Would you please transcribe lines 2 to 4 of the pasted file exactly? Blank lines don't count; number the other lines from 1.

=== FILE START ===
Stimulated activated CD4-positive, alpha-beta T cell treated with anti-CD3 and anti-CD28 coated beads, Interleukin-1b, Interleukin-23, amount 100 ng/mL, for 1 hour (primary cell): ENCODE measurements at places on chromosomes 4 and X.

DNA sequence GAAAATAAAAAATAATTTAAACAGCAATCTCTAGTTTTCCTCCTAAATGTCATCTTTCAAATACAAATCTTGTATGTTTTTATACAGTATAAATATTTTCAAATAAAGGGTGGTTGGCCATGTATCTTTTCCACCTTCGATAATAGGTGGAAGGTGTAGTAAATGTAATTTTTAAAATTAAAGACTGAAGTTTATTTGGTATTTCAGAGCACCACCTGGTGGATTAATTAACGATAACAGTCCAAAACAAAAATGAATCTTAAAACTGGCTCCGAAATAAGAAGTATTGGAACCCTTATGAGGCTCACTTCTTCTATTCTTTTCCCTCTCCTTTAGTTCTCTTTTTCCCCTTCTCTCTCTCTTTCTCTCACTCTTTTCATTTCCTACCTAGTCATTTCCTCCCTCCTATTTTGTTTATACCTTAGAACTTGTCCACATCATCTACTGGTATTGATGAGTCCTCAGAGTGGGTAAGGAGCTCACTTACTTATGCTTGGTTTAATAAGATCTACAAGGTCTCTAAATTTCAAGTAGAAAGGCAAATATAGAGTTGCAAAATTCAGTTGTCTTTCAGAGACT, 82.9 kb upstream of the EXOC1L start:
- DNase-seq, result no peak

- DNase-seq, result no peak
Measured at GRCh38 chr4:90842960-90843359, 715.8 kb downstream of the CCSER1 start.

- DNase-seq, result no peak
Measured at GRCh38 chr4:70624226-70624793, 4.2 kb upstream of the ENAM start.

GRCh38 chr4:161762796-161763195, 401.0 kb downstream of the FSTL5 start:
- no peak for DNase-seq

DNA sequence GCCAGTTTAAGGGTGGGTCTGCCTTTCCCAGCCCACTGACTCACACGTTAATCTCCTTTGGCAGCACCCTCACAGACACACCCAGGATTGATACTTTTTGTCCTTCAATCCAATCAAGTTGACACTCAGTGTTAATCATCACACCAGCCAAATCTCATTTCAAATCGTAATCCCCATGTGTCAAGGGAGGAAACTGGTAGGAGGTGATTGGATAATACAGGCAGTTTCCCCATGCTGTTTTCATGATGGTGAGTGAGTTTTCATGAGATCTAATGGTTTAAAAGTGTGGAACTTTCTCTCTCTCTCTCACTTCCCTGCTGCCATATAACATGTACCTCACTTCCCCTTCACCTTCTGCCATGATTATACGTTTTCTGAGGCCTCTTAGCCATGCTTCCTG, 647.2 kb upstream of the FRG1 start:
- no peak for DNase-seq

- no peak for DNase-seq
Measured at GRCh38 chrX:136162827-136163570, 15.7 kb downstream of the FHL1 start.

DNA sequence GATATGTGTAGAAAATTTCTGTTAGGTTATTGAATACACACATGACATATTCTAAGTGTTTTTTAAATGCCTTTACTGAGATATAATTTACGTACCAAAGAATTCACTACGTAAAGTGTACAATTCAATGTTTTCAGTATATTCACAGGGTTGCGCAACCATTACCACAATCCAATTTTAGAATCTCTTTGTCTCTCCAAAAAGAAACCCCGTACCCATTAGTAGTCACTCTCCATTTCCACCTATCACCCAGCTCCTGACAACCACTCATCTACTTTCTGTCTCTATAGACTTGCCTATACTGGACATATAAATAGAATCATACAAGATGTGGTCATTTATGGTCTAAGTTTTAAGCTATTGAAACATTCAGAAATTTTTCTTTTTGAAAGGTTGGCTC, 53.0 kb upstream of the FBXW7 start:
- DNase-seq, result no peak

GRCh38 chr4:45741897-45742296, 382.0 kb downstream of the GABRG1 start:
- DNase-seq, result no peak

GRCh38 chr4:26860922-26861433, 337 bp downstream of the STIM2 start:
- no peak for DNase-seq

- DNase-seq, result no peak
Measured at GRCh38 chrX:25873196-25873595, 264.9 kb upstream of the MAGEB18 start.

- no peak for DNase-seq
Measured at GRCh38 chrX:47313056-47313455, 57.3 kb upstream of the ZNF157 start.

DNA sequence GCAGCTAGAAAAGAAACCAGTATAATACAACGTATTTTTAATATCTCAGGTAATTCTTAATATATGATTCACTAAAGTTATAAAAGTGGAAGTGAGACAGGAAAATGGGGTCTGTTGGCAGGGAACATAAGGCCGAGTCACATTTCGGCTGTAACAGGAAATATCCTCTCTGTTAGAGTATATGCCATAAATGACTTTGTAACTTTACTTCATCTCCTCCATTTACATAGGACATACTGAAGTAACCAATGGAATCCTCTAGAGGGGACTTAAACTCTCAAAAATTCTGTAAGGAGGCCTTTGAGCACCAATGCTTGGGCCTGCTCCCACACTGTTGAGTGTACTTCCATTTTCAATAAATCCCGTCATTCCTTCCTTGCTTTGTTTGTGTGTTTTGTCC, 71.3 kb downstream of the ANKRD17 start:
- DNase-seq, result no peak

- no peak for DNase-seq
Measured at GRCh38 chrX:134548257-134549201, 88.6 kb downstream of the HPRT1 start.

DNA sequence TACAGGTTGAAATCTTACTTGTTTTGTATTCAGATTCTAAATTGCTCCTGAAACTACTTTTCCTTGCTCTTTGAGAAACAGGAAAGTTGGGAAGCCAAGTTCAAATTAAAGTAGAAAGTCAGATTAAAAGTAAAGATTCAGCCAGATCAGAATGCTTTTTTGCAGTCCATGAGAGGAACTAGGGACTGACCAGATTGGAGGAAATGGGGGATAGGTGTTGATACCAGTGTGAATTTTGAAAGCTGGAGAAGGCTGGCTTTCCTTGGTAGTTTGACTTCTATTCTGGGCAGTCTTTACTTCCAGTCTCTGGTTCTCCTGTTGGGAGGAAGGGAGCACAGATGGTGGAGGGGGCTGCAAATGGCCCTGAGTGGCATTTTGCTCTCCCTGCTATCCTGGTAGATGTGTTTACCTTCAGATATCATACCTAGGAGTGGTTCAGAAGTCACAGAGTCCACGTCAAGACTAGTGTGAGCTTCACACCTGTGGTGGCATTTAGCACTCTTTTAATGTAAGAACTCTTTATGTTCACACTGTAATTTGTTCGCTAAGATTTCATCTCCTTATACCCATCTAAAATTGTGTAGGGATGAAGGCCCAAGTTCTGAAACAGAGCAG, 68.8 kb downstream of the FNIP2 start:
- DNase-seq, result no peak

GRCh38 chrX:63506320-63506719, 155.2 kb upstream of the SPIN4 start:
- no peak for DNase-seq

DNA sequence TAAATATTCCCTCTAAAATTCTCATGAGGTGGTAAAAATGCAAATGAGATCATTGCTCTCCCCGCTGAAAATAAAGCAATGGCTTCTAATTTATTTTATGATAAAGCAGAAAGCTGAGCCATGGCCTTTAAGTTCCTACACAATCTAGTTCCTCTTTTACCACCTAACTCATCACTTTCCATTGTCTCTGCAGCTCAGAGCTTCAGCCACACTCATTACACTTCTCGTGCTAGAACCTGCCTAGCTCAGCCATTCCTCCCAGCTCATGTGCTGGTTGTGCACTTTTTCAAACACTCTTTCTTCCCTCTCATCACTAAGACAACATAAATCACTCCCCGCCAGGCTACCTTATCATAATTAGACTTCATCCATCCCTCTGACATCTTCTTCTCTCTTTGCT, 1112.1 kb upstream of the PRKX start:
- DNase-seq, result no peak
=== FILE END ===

DNA sequence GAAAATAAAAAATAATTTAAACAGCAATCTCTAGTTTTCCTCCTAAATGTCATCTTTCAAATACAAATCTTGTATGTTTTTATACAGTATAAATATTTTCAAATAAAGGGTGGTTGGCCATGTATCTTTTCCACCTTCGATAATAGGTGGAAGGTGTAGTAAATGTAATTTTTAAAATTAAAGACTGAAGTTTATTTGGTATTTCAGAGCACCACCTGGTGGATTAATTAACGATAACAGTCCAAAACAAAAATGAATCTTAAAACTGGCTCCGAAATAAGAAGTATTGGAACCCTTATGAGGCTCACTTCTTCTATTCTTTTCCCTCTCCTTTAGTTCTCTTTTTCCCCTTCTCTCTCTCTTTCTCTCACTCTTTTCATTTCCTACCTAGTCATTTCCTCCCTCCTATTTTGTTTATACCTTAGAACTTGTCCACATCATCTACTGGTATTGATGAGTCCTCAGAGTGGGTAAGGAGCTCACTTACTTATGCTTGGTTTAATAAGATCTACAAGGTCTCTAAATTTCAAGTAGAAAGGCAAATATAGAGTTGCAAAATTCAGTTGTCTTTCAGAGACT, 82.9 kb upstream of the EXOC1L start:
- DNase-seq, result no peak

- DNase-seq, result no peak